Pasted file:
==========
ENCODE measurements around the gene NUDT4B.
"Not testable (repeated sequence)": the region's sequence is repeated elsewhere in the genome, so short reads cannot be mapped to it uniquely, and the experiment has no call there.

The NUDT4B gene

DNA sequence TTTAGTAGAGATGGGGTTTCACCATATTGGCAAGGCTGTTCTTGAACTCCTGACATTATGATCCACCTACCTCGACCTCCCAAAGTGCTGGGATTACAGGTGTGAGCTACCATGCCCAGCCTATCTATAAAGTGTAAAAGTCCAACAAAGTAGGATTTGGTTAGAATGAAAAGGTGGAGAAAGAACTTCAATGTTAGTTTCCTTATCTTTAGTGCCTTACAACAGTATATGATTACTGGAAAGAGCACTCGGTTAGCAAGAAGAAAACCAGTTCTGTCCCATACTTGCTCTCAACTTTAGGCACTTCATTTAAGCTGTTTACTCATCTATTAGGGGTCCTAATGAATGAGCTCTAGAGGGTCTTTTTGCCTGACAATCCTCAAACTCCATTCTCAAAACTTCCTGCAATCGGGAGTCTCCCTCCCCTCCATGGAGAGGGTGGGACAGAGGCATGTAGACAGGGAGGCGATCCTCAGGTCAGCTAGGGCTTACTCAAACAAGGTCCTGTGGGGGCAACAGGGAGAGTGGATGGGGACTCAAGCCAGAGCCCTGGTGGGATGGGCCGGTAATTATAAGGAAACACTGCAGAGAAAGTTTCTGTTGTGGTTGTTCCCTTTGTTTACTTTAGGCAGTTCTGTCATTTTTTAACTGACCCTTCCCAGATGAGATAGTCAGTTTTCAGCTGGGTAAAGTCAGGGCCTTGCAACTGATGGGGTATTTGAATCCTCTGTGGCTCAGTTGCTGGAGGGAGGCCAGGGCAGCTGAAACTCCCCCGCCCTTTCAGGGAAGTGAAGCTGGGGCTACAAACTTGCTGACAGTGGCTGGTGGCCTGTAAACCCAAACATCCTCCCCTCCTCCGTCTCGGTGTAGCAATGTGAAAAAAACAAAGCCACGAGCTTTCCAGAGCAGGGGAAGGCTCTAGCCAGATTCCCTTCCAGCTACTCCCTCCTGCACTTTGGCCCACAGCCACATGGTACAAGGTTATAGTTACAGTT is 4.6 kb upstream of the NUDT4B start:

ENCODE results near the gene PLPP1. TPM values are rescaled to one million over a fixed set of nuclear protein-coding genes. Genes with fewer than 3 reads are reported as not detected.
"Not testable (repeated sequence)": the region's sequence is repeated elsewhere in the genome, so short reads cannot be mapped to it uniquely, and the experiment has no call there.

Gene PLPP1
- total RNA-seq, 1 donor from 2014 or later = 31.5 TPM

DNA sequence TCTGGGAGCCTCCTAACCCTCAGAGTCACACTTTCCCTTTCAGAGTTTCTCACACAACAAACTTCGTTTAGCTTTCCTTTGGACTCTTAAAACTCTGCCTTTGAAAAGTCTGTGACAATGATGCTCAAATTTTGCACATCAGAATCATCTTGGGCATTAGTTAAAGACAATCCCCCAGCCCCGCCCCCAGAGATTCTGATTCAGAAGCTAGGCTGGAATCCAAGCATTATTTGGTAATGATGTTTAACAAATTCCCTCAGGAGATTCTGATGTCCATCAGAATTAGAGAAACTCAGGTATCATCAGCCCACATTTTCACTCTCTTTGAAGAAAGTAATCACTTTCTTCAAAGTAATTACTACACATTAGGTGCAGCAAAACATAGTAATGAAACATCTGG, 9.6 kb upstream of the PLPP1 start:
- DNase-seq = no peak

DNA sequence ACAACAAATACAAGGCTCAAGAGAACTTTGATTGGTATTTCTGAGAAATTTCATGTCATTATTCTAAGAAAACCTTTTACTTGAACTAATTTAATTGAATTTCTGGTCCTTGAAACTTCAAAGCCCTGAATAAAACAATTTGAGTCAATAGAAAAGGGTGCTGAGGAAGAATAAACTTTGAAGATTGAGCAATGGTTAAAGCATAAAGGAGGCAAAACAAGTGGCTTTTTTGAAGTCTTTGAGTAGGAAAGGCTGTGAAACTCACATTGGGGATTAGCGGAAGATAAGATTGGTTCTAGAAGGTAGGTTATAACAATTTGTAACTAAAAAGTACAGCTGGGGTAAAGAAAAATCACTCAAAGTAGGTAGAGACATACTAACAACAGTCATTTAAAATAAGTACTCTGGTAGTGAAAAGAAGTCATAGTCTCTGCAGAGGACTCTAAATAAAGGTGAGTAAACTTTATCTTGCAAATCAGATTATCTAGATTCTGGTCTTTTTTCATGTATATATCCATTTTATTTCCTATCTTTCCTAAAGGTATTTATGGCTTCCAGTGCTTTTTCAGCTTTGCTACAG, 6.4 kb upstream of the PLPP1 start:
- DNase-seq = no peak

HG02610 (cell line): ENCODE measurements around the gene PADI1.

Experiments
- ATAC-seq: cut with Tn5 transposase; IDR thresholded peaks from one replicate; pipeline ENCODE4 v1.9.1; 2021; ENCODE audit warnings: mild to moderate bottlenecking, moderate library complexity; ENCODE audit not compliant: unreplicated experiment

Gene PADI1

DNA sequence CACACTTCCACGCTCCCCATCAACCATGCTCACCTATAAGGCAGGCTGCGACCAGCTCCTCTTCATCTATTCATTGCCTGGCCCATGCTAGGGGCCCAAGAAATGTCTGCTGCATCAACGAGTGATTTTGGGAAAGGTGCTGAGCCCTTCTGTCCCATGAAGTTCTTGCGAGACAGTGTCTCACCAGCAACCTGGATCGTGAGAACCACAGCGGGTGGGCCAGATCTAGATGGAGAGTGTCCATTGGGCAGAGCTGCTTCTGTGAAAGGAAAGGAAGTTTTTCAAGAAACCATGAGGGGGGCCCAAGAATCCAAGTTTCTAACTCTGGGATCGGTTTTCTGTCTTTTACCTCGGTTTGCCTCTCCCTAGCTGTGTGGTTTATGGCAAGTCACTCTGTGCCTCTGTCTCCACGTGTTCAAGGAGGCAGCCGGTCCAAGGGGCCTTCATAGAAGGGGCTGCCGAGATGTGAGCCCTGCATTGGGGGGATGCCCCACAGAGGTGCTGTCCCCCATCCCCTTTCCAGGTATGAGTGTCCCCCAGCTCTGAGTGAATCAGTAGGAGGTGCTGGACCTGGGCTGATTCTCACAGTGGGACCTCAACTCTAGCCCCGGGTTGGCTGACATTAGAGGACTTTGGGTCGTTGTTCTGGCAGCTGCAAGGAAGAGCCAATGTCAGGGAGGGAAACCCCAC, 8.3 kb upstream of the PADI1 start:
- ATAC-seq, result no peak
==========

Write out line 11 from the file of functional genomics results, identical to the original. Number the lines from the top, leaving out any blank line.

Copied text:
DNA sequence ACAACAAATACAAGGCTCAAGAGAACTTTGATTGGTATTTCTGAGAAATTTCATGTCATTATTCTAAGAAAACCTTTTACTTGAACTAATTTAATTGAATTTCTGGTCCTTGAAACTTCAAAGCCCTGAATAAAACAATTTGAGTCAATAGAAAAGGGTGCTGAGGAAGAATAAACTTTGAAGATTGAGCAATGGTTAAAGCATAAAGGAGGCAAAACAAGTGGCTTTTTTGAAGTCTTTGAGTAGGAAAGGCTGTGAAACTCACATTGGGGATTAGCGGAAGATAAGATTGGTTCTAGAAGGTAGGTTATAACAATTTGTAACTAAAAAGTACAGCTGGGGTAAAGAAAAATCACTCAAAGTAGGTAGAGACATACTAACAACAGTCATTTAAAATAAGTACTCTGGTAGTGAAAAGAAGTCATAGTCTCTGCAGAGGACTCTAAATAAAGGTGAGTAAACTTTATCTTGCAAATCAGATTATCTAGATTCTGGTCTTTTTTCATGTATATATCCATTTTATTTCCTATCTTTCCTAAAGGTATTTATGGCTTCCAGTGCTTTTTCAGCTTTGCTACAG, 6.4 kb upstream of the PLPP1 start: